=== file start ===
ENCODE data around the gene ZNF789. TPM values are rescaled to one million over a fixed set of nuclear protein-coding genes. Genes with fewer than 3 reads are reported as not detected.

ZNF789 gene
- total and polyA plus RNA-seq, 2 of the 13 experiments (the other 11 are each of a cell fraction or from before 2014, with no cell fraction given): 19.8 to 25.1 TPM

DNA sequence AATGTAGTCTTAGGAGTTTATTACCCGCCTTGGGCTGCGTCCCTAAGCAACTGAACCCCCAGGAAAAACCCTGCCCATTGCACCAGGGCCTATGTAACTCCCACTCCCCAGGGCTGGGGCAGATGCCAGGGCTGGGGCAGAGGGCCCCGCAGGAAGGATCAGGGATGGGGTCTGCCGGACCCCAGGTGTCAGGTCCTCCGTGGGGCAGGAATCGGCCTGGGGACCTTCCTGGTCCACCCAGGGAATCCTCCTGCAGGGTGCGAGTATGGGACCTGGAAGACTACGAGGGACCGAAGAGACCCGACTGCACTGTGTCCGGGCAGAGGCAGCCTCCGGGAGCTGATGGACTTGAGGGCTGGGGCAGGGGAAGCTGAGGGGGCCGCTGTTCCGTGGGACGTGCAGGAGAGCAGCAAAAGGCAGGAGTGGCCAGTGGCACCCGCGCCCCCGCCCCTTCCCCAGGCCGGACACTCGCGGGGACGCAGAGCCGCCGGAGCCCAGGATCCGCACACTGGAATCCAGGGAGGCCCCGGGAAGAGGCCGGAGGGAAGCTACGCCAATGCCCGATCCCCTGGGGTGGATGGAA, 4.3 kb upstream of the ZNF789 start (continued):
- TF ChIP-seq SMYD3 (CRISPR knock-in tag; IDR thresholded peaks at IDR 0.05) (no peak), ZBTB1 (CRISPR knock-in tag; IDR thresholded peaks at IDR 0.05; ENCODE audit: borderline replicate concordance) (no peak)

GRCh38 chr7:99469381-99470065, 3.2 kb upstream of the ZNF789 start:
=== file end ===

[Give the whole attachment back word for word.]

ENCODE data around the gene ZNF789. TPM values are rescaled to one million over a fixed set of nuclear protein-coding genes. Genes with fewer than 3 reads are reported as not detected.

ZNF789 gene
- total and polyA plus RNA-seq, 2 of the 13 experiments (the other 11 are each of a cell fraction or from before 2014, with no cell fraction given): 19.8 to 25.1 TPM

DNA sequence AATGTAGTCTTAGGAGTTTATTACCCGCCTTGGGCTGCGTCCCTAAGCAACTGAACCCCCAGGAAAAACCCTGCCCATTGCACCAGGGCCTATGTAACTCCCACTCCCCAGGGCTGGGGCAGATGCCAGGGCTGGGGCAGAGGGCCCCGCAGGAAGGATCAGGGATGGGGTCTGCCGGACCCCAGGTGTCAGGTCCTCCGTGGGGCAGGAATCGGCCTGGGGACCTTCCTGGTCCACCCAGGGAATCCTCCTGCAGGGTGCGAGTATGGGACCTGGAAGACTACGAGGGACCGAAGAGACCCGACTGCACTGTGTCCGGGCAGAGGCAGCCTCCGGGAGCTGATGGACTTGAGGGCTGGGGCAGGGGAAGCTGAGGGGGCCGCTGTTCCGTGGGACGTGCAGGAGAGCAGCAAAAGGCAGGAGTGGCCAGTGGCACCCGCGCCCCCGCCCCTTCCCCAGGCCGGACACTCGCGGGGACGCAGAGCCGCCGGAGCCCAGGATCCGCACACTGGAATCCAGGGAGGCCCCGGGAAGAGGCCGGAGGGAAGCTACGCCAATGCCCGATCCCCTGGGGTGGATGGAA, 4.3 kb upstream of the ZNF789 start (continued):
- TF ChIP-seq SMYD3 (CRISPR knock-in tag; IDR thresholded peaks at IDR 0.05) (no peak), ZBTB1 (CRISPR knock-in tag; IDR thresholded peaks at IDR 0.05; ENCODE audit: borderline replicate concordance) (no peak)

GRCh38 chr7:99469381-99470065, 3.2 kb upstream of the ZNF789 start: